|Painting by Hendrik Vroom, 1628|
Dawn -- or as close thereto as made no functional difference -- found me trying to find the room in which the SFWA (Science Fiction/Fantasy Writers of America) Business Meeting was to be held. The convention center, where the panels and other official events were held, was closed up, and the few bleary-eyed souls there had no idea. I found out later that there indeed had been "signage" -- in 12 point font. The con suite offered me orange juice but no information, and this is a good place to say what a splendid job those folks did in supplying real food -- tasty and sustaining -- on a regular basis. Eventually, someone suggested I check out the building aptly named "Meeting House" and indeed this proved to be the right place. I arrived in time for tea, yogurt, fresh fruit, and various business stuff. If you're a SFWA member, you can read about it in the official report; if you're not, I'm not supposed to divulge the secret handshake. I hung around afterwards for g/o/s/s/i/p professional conversation. The reason the meeting had to be so early was that under the rules of World Fantasy conventions, "outside" organizations may use the facilities only "outside" convention hours, which meant we had to be done by 10.
Then came the high point of the convention for me -- lunch with my editor! It's always lovely to be treated to a nice meal and even nicer to hear that the person into whose care you have entrusted the precious child of your creative spirit is as excited about it as you are. Mutual appreciation ensued.
Next came my one panel, which I was moderating: The Lands Of Islam (to fit in with the overall theme of "Sailing the Seas of Imagination"). The panel included Howard Jones, Na'amen Tilahun and Sandra Kasturi.
Here's the description: Islamic lore is one of the world's richest stores of fantastic premises, as illustrated by Burton's 1001 Arabian Knights [sic] and its sequel. A look at the legends and lore from this fascinating cultural source, as well as other Middle and Near Eastern stories and myths. Are there specific dos and don't for writing Muslim characters with authenticity? And what are the considerations about using Muslim characters in the current political climate?
I felt, with a moderator's prerogative, that it was important to tackle the panel description and point out how it conflates Arab culture and Islam. Many of the story elements we find in the 1001 Nights are not in fact "Islamic," but are derive from pre-Islamic folk traditions that span not only the Middle East but Northern Africa through India and beyond. More than that, I wanted to point out the issues of "Orientalism" and "othering." I was disturbed that none of the panelists were Muslim, so I invited Saladin Ahmed as a "ghost panelist" and read from his essay, "Muslims in My Monitor" (The Escapist, 31 August 2010):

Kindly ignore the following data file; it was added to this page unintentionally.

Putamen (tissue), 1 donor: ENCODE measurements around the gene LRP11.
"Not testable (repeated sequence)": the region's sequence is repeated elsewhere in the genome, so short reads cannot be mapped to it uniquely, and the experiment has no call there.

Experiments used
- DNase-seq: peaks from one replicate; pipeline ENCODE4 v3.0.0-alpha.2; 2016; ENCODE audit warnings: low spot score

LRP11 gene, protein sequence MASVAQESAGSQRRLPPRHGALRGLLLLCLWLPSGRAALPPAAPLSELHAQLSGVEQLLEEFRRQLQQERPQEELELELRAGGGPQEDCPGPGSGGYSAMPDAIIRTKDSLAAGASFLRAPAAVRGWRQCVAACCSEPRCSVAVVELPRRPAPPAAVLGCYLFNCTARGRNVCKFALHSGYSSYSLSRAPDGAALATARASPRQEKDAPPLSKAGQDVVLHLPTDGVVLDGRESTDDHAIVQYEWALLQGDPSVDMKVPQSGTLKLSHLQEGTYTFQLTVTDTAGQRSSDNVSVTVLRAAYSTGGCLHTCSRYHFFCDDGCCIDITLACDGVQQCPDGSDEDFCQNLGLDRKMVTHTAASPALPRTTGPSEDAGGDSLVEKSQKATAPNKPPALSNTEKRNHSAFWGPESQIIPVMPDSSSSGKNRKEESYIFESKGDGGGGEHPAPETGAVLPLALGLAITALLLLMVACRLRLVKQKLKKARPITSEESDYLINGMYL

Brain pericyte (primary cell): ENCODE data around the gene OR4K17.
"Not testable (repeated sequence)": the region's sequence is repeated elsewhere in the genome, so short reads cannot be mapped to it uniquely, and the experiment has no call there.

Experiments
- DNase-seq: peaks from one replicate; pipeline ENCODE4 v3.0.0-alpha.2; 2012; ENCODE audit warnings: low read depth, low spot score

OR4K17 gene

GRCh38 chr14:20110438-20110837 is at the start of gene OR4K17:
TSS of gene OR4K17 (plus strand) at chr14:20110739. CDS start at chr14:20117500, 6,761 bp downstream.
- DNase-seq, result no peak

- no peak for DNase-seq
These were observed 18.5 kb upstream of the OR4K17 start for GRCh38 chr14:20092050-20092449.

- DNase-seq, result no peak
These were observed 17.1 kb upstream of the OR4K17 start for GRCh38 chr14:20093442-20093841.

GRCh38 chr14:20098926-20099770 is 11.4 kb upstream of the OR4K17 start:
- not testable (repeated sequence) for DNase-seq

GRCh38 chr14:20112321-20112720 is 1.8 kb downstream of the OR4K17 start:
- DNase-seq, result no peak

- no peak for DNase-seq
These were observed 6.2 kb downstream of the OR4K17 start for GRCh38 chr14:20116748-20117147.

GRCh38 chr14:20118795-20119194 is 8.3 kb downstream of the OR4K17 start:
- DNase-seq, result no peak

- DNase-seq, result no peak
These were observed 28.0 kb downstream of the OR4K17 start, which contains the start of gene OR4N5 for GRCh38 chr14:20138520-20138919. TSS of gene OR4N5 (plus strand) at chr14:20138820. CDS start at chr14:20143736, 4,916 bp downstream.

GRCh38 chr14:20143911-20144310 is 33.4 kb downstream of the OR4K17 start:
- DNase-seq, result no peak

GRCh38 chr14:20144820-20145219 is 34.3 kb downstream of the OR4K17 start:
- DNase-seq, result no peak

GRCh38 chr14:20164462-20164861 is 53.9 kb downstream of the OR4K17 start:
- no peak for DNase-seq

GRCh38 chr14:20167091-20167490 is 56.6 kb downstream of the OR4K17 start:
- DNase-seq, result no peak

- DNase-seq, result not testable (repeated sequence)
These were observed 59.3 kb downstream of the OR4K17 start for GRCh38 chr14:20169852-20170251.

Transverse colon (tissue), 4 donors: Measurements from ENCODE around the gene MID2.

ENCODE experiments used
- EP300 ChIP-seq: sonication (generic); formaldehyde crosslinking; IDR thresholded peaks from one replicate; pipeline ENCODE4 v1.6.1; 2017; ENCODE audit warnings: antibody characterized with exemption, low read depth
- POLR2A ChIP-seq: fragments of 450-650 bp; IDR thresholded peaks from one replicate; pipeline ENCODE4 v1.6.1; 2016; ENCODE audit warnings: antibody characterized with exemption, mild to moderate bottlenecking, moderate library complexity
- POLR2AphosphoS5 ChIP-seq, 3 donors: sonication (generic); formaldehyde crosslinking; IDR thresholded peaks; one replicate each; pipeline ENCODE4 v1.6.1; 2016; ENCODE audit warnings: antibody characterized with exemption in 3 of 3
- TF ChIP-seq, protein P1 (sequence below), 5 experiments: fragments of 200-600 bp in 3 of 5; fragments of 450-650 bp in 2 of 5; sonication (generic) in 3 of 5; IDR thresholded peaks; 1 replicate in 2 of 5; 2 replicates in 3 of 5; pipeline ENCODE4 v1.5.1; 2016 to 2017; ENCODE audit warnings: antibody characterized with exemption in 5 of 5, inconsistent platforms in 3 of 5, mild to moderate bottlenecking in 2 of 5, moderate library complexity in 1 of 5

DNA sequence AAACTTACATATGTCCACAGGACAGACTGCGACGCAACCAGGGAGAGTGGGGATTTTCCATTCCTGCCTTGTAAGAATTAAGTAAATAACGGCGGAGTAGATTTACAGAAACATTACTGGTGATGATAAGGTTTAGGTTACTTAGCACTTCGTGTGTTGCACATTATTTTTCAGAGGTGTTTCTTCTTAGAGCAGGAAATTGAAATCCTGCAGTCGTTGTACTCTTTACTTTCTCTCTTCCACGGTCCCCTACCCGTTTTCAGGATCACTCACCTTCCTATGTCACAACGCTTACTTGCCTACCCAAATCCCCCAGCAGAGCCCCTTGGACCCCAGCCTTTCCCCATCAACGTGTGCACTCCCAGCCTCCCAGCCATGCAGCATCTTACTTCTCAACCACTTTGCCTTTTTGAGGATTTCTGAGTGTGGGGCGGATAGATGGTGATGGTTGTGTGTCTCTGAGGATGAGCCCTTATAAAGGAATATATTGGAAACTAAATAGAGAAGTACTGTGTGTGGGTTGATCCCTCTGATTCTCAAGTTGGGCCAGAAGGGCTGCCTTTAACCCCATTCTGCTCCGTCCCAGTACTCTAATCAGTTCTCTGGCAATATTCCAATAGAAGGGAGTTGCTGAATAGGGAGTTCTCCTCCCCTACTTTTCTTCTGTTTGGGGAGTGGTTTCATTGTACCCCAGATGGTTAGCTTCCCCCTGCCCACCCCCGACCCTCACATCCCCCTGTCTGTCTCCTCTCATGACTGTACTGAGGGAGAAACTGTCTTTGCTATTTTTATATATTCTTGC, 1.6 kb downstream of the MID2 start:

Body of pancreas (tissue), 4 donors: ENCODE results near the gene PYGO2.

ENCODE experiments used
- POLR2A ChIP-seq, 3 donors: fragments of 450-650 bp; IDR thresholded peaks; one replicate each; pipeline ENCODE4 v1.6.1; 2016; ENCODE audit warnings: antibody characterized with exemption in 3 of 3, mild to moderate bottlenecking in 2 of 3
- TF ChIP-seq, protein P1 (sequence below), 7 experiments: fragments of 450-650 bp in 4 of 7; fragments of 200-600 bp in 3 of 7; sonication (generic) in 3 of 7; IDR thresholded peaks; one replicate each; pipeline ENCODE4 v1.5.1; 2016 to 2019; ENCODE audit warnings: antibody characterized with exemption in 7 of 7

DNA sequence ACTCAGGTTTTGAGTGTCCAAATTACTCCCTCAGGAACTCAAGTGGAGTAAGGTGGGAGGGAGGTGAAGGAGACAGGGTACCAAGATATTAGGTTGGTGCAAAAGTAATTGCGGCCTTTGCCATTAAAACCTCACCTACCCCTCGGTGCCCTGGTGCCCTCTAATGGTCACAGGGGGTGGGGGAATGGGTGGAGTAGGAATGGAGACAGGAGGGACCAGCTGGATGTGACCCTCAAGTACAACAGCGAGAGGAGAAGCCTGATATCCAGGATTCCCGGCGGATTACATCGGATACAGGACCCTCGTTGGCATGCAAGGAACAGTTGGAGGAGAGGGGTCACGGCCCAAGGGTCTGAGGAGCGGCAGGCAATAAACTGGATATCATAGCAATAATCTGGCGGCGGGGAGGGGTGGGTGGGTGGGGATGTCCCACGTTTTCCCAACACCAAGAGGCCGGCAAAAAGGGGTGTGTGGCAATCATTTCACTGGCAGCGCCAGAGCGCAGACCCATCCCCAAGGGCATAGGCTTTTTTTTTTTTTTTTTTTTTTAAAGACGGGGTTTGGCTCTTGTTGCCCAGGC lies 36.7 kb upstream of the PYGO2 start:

In Orientalism (1978), his landmark study of Western attitudes toward the Arab and Muslim worlds, the late Columbia English professor Edward Said defined "Orientalism" as Western culture's tendency to depict the Middle East through "a series of crude, essentialized caricatures." Some of these caricatures "present [the Islamic world] in such a way as to make that world vulnerable to military aggression." Others are more positive, but still treat the Middle East as an exotic land perpetually stuck in the past.
(In addition, I'd obtained a [very gorgeous] cover flat of Saladin's upcoming novel, Throne of the Crescent Moon, to wave about. There are distinct benefits from sharing an editor!)
We talked about Amin Maalouf's The Crusades Through Arab Eyes and other resources, and Judith Tarr joined us as another ghost panelist. Howard Jones, one of the panelists, furnished a great deal of historical background.
At some point, my brain stopped taking notes and I just followed along with the conversation. Once I'd anchored the panel with the points I thought were crucial, I threw it open to "Who does it right?" and "Where do we go for accurate information?" And the discussion was wonderful. I wish we'd had more time, as I often had to choose whether to interrupt a lively panelist conversation or ask the audience to wait just a little longer with their own questions and comments.
We came up with a few titles and authors -- significant that there were only a few -- but I wonder if it would be of value to start compiling such a list.
A couple of comments from the audience troubled me, although not overwhelmingly so. One was the comment that if we don't have Muslim friends, we are somehow not paying attention or are deliberately isolating ourselves. The response was that there are many areas in North America that have few or no Muslims, but the internet allows us to create a wider community. I think that's worth paying attention to.
The second question was why should we worry about getting Arab culture or Islam right when we're making up fantasy worlds. This troubled me more. No matter how "made-up" our stories are, they reflect our own experience and prejudices, and have resonances of the real world. We don't have to represent current cultures but we do need to be aware that any time we depict "people of the desert" or a monotheistic religion that in any way resembles Islam (accurately or based on the worst stereotypes), those resonances will be present in the minds of our readers.
Next installment: Immortality panel, publisher dinner, and fan-girl-go-squee highlights.